Excessiveness defined? One Boston Christmas light display …

By Jamaica Pond, in Boston, Dominic Luberto comes close to defining excess when it comes to lighting.   Having spent over $10,000 on lights, just this year, he will have over 250,000 lights up.  Estimated electric bill of $2000 per month (although, to be honest, this sounds like an embarassed understatement of actual costs).

“But, when you see the smiles on the kids … every penny is worth it.” 

But, he’s hoping to cut into those costs.  Now, he isn’t planning to go energy efficient, with LED lights.

His electric bill this month runs $1,900. He claims that NStar may help ease the tab next Christmas, but an NStar person says no, the much-reviled utility won’t be picking up his tab

“Much-reviled”?  In other words, NStar get your act together and help subsidize this  energy profligacy.  In fact, they already are, as they’ve had to install additional electrical equipment to support his light displays.

Every year, the lighting goes on earlier (now Halloween) and stays on longer (through the end of January).

 Mr. Luberto says he does it “for the kids.” He believes that the tradition of Christmas lights is dying and he’s out to revive it single-handedly. “They love it” he insists. Not all his neighbors do, however. They complain of not being able to sleep for all the super-bright light pouring in their windows; they complain of not being able to get into or out of their driveways due to the crush of traffic up and down their street all night, they complain that the display is just plain vulgar.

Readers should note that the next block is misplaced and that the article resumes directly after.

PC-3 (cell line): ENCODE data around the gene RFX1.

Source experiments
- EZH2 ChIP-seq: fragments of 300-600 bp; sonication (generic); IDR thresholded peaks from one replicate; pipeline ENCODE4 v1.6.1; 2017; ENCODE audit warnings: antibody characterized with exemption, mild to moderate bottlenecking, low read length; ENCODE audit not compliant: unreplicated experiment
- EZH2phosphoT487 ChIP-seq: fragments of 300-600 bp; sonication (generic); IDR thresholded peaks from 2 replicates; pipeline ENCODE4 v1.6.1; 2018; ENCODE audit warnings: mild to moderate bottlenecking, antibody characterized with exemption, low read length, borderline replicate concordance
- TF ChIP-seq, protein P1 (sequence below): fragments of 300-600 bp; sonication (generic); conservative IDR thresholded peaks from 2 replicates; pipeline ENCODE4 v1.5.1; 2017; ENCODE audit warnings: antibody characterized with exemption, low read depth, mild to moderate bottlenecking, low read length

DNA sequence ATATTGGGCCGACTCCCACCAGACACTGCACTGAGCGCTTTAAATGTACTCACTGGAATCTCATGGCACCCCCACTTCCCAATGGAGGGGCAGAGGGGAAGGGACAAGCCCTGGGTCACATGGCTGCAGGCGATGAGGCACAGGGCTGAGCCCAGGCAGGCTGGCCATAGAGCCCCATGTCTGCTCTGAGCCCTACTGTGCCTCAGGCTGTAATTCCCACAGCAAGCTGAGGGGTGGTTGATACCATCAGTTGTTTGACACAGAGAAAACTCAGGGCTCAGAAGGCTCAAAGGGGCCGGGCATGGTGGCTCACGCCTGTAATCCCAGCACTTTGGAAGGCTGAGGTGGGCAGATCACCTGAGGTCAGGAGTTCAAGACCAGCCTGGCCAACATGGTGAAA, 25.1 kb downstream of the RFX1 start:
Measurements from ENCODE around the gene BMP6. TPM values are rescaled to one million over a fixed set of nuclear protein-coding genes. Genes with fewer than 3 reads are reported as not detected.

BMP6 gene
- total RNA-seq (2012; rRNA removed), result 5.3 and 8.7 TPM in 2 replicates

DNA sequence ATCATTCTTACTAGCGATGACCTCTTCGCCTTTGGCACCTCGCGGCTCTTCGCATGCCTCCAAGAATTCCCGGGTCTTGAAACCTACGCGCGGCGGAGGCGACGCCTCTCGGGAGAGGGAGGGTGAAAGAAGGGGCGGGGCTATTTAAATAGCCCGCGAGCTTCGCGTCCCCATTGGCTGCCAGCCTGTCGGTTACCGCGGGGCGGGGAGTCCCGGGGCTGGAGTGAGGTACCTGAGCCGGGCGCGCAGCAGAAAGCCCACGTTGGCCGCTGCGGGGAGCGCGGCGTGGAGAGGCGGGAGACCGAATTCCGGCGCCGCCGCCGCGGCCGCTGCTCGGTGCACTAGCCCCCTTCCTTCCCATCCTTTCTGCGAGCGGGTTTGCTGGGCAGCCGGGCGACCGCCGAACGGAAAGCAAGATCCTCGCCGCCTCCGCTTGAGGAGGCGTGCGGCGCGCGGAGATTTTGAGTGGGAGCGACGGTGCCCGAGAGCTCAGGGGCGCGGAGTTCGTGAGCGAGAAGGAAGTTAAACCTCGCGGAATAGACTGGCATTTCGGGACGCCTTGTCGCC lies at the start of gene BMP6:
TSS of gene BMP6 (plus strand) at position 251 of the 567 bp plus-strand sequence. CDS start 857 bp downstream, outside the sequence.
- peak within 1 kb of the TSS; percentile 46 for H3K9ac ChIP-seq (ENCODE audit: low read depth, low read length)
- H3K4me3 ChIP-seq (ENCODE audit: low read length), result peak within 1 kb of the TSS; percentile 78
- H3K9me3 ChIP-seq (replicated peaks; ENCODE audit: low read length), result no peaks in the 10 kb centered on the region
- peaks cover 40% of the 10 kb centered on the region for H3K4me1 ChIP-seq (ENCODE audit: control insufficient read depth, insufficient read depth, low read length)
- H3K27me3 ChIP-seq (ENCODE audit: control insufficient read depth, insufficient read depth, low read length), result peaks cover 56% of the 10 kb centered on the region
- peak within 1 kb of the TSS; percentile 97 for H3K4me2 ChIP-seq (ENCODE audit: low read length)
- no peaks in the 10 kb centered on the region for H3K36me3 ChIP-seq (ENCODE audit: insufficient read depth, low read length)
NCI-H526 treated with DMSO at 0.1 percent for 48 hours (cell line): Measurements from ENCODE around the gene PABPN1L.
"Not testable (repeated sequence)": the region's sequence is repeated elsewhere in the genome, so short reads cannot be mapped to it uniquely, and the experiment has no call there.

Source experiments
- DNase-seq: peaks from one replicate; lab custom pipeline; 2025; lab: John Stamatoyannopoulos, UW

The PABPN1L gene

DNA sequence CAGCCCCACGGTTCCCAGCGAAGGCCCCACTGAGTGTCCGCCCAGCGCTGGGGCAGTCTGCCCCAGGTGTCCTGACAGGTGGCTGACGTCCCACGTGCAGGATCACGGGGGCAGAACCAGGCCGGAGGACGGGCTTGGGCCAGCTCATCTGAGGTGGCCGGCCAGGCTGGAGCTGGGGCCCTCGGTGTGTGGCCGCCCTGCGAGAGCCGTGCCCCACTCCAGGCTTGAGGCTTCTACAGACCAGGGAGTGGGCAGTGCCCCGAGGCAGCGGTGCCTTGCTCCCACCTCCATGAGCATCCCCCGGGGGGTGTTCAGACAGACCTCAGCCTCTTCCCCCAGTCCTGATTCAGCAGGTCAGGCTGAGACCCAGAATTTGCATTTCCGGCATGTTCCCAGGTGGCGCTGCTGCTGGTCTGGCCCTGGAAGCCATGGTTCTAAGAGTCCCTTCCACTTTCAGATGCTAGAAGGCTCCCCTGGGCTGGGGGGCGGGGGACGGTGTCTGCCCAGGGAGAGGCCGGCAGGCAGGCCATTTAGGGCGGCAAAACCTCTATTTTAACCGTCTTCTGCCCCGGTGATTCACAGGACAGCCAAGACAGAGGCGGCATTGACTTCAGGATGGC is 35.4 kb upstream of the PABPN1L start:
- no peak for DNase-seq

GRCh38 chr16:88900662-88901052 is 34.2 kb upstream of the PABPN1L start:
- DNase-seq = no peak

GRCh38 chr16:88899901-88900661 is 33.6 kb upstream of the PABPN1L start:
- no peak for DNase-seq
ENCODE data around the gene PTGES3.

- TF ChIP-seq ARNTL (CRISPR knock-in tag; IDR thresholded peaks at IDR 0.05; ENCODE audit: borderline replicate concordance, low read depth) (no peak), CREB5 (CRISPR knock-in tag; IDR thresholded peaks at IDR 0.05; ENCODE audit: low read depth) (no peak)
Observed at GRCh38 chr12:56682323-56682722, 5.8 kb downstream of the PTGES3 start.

Dominic Luberto is not to be disheartened. His goal is to have a house that can really be seen — from space.


The traffic, of course, is an additive pollution cost encouraged, of course, by all the press. The Boston Globe’s article: The Shining: It’s worth a trip, the light fantastic.

Every evening, families pour out of SUVs and minivans to get a dose of the wonder of it all. The cars, sometimes by the score, pull over to the side of the road, their emergency blinkers on.

From WBUR’s recent story 

DOMINIC LUBERTO: I don’t go half way, I go all the way or I don’t do it at all, and that’s the way people should do it, if you’re going to do something just do it right, go all the way and do it right.

One reaction to Luberto’s display, from Boca Raton, Florida,

At the risk of being labeled a Grinch or Scrooge himself, given the urgency of our climate change situation, perhaps it is time to seek moderation and find new ways (or old — candlelight perhaps) to celebrate this magical time of year. Or perhaps people can choose to offset the increased usage through alternative energies or carbon credits. After all, and it seems Luberto has pre-empted me on this one, “it’s all for the kids,” and what world we leave for them and their children.

For a good collection of Luberto stories, see Universal Hub. See Ecomorons for a contest as to the worst Christmas light excesses (and their post on Luberto). Video interview with Luberto.

Here, at Energy Smart, see: Christmas Lights: melting away a White Christmas and Christmas Lights: Scrooge or Santa.


3 responses to “Excessiveness defined? One Boston Christmas light display …

  1. Pingback: Christmas News Aggregator » Excessiveness defined? One Boston Christmas light display …

  2. It is in incredibly bad taste. What a legacy for the “kids he is doing it for”…sure he is.

  3. I’ve been installing Christmas lights (some people prefer holiday lighting…) for folks in my town of Rockwall, TX since the late 80’s – and the only lights we use are energy saving.

    I mean, it’s not hard to figure out the benefits if one will take just a few minutes to do the math.

    With just a bit of individual responsibility, it’s easy to see how much money you will save on electricity, and it’s easy to see how much more tasteful your display will be, and it’s easy to see how much better off we all will be as a community when we do our part to conserve.

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